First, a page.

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Instrument improves bile duct explorations
Curved sheath protects scopes and patients
(Editor’s note: Donald E. Wenner is a founder of Lapsurgical Systems and co-inventor of the Multiple Instrument Guide and does have a fiduciary interest in the product.)
While laparoscopic cholecystectomies have become common at many same-day surgery programs, laparoscopic exploration of the common bile duct may be less common due to available equipment and potential damage of flexible scopes.
"I’ve been doing laparoscopic cholecystectomies since 1990, and I do explore the common bile duct when indicated," says Donald E. Wenner, MD, FACS, a general surgeon specializing in laparoscopic and vascular surgical procedures in Roswell, NM. "Exploration of the common bile duct requires a 90 degree turn that can damage flexible scopes and does add time to the procedure," he explains.
To address these problems, Wenner designed the Multiple Instrument Guide (MIG) that is used with flexible scopes. The curved plastic tube fits through the sheath and points baskets, balloons, lasers, and other instruments right at the stone, says Wenner. Because the MIG enables the surgeon to work through one port rather than two, procedure time also is reduced, he adds.
"I can remove an impacted stone in two hours and 10 minutes with the MIG as compared to three or four hours without it," Wenner points out. The reduced time in the operating room under anesthesia also is better for the patient, and you don’t risk injuring the patient as you try to force the scope into a 90 degree turn, he adds.
"It is very easy for the surgeons to use; and because surgeons can use multiple instruments through the guide, it is less cumbersome," says Rita Jensen, RN, operating room charge nurse at Eastern New Mexico Medical Center in Roswell.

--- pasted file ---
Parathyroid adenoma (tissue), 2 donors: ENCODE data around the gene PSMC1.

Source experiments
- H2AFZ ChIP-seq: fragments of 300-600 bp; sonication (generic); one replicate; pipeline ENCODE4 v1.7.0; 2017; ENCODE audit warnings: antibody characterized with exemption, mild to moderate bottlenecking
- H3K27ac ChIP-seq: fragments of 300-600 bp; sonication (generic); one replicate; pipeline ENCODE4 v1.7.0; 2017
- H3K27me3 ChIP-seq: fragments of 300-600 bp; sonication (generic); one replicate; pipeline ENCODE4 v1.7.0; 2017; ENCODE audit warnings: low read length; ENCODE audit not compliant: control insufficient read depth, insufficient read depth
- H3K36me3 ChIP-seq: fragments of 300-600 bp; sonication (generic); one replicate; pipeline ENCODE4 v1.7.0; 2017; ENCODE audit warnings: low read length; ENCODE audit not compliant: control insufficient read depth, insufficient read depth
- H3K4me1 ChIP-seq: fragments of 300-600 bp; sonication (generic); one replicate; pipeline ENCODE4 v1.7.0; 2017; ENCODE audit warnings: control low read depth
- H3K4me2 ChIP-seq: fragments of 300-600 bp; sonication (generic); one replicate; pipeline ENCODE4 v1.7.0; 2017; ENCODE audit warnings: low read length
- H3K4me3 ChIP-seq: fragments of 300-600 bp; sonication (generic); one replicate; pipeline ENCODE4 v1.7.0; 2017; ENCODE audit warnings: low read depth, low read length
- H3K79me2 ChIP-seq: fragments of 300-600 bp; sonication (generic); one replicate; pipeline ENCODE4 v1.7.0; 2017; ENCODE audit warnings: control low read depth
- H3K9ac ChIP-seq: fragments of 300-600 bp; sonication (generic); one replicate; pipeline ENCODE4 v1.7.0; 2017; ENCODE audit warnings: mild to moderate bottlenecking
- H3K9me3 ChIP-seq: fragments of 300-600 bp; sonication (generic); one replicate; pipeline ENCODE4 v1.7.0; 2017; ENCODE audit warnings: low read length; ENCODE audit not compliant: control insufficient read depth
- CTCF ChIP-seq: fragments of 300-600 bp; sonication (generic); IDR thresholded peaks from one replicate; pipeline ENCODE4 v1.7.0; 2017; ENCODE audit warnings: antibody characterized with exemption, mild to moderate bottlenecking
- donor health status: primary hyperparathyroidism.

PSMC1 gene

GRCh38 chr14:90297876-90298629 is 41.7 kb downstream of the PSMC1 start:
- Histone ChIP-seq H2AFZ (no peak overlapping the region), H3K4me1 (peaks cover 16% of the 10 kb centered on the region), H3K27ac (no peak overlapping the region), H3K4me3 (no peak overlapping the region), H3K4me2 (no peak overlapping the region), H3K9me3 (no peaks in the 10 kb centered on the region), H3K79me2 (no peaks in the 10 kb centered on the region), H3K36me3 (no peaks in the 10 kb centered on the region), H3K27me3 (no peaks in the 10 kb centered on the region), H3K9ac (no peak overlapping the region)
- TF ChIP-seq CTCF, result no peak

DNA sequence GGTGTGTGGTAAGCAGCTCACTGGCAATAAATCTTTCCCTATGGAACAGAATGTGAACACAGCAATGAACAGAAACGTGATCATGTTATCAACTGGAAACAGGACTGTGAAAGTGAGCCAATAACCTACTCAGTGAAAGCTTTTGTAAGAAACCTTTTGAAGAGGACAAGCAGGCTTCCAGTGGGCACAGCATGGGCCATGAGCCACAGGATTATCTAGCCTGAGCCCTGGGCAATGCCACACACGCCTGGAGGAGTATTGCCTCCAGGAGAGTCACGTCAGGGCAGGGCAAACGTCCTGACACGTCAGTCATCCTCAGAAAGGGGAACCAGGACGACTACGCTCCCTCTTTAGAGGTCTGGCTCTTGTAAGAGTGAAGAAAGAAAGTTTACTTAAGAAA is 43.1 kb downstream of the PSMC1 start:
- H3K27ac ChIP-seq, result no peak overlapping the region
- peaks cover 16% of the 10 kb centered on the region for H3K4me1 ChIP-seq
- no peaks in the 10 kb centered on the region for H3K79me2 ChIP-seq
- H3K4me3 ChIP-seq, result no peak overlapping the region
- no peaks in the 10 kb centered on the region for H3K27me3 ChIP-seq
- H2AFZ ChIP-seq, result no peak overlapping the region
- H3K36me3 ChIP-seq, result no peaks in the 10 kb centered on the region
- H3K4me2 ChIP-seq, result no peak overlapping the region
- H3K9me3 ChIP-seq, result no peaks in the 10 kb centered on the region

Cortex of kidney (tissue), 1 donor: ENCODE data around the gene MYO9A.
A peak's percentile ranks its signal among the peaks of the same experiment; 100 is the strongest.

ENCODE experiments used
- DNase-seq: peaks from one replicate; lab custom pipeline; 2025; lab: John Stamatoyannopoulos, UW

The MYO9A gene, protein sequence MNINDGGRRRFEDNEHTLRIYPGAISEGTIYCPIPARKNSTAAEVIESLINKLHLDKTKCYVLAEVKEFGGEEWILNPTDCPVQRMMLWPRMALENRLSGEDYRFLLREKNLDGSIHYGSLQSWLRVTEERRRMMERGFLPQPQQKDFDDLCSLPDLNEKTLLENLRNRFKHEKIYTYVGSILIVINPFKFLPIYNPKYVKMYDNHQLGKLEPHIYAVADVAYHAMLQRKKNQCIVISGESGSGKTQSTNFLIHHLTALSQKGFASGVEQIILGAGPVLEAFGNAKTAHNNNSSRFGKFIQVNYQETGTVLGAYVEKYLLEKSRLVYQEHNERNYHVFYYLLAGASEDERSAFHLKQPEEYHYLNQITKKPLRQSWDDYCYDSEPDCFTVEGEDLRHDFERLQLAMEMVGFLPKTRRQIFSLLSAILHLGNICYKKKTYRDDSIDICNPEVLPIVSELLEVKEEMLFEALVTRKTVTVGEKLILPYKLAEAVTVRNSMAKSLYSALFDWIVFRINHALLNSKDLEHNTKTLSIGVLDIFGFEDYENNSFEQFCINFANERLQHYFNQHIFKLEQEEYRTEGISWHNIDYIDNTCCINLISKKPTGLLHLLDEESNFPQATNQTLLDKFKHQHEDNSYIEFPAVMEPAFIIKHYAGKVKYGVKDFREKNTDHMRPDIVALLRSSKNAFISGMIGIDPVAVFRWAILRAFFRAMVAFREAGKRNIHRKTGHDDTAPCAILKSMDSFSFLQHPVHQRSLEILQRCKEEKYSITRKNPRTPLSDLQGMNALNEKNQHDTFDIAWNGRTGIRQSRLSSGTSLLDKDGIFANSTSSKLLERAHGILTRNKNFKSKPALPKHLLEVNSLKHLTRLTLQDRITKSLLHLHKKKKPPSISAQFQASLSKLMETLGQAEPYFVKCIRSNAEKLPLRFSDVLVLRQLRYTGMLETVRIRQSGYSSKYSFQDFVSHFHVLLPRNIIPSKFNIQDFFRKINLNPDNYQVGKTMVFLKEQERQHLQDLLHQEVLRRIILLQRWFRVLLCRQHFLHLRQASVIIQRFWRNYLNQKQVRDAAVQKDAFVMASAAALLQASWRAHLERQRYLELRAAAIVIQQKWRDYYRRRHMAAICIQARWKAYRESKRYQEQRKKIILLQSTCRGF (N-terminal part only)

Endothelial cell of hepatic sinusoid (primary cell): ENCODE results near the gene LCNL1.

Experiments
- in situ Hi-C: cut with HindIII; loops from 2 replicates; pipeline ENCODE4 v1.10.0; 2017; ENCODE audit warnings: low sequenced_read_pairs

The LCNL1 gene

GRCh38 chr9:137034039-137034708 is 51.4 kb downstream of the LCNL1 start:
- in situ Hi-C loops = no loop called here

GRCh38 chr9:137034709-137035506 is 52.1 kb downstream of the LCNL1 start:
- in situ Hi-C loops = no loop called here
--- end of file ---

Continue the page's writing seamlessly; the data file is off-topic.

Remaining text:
The center began using the MIG about three years ago as a test facility. An in-house study that examined the incidence of scope damage showed a drop from 50% to 5% following regular use of the MIG for common bile duct exploration, she says.
"Scopes can be very expensive to repair, sometimes between $3,000 and $5,000," Jensen notes. "Since we began using the MIG, we rarely have to repair any."
No special training is required to use the MIG for the surgeon or any member of the operating team, Wenner explains.
The MIG is disposable and costs an average of $100. "There are some simple bile duct procedures that don’t require the use of the MIG, but this equipment enables a surgeon to perform the harder procedures in an ambulatory setting," he says.
In addition to improving efficiency and reducing equipment repair costs, Wenner says that use of the MIG is a benefit to patients as well.
"My partners and I opened our surgery center five years ago, and we are able to provide the same level of safety and service that patients receive in the hospital outpatient surgery department," he adds. "Small innovations like the MIG enable patients to choose where they want to go and get high-quality care."
For more information about the Multiple Instrument Guide, contact: